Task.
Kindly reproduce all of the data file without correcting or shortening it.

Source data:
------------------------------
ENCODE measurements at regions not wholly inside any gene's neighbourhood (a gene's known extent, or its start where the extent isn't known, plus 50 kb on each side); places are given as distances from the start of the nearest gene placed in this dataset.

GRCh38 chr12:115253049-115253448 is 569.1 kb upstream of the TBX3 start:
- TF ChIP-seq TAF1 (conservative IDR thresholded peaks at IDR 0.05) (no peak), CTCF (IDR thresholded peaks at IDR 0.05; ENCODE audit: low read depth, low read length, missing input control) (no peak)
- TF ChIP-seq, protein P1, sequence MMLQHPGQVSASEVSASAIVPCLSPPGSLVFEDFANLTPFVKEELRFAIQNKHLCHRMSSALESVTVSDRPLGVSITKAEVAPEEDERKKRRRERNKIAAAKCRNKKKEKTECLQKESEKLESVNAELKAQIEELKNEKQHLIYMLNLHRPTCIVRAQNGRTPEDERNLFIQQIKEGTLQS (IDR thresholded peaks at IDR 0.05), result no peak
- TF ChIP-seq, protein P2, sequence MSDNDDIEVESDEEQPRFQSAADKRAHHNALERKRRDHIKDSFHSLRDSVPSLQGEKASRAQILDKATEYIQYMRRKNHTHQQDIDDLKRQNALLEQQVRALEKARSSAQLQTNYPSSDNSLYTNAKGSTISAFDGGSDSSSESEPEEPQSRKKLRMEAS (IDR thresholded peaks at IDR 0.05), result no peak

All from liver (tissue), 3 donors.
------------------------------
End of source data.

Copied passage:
ENCODE measurements at regions not wholly inside any gene's neighbourhood (a gene's known extent, or its start where the extent isn't known, plus 50 kb on each side); places are given as distances from the start of the nearest gene placed in this dataset.

GRCh38 chr12:115253049-115253448 is 569.1 kb upstream of the TBX3 start:
- TF ChIP-seq TAF1 (conservative IDR thresholded peaks at IDR 0.05) (no peak), CTCF (IDR thresholded peaks at IDR 0.05; ENCODE audit: low read depth, low read length, missing input control) (no peak)
- TF ChIP-seq, protein P1, sequence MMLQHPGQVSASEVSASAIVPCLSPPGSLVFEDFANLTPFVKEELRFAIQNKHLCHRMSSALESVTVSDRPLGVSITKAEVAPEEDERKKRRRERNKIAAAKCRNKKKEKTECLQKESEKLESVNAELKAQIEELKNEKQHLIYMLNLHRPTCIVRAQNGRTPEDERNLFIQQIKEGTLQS (IDR thresholded peaks at IDR 0.05), result no peak
- TF ChIP-seq, protein P2, sequence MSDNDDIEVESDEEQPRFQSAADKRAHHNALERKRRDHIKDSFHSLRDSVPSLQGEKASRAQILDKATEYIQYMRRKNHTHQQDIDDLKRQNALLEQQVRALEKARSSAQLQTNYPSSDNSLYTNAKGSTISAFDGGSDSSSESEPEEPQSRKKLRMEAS (IDR thresholded peaks at IDR 0.05), result no peak

All from liver (tissue), 3 donors.